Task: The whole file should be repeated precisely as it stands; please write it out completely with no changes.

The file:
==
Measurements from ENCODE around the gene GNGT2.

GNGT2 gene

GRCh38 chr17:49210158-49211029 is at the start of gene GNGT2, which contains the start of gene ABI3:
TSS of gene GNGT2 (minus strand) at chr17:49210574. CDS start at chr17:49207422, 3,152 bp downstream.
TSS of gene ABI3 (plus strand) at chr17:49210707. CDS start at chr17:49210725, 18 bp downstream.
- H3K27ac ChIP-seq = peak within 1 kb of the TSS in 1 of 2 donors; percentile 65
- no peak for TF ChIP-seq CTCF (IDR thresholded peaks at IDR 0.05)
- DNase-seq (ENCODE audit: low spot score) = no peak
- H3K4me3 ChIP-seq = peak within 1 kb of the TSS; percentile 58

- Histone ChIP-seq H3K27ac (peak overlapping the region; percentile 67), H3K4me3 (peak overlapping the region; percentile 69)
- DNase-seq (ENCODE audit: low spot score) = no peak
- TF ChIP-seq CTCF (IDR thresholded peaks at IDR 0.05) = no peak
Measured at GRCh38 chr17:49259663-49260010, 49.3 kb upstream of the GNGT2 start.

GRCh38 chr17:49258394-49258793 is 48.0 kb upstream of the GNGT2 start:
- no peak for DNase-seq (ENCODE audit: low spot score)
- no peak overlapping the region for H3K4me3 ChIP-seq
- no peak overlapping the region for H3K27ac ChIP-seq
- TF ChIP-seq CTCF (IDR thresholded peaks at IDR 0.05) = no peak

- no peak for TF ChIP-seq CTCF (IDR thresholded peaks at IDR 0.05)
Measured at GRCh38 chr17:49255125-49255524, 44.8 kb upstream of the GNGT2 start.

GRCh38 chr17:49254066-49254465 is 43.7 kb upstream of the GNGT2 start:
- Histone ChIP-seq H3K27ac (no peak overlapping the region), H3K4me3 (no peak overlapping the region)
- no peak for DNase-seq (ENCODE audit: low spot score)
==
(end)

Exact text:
Measurements from ENCODE around the gene GNGT2.

GNGT2 gene

GRCh38 chr17:49210158-49211029 is at the start of gene GNGT2, which contains the start of gene ABI3:
TSS of gene GNGT2 (minus strand) at chr17:49210574. CDS start at chr17:49207422, 3,152 bp downstream.
TSS of gene ABI3 (plus strand) at chr17:49210707. CDS start at chr17:49210725, 18 bp downstream.
- H3K27ac ChIP-seq = peak within 1 kb of the TSS in 1 of 2 donors; percentile 65
- no peak for TF ChIP-seq CTCF (IDR thresholded peaks at IDR 0.05)
- DNase-seq (ENCODE audit: low spot score) = no peak
- H3K4me3 ChIP-seq = peak within 1 kb of the TSS; percentile 58

- Histone ChIP-seq H3K27ac (peak overlapping the region; percentile 67), H3K4me3 (peak overlapping the region; percentile 69)
- DNase-seq (ENCODE audit: low spot score) = no peak
- TF ChIP-seq CTCF (IDR thresholded peaks at IDR 0.05) = no peak
Measured at GRCh38 chr17:49259663-49260010, 49.3 kb upstream of the GNGT2 start.

GRCh38 chr17:49258394-49258793 is 48.0 kb upstream of the GNGT2 start:
- no peak for DNase-seq (ENCODE audit: low spot score)
- no peak overlapping the region for H3K4me3 ChIP-seq
- no peak overlapping the region for H3K27ac ChIP-seq
- TF ChIP-seq CTCF (IDR thresholded peaks at IDR 0.05) = no peak

- no peak for TF ChIP-seq CTCF (IDR thresholded peaks at IDR 0.05)
Measured at GRCh38 chr17:49255125-49255524, 44.8 kb upstream of the GNGT2 start.

GRCh38 chr17:49254066-49254465 is 43.7 kb upstream of the GNGT2 start:
- Histone ChIP-seq H3K27ac (no peak overlapping the region), H3K4me3 (no peak overlapping the region)
- no peak for DNase-seq (ENCODE audit: low spot score)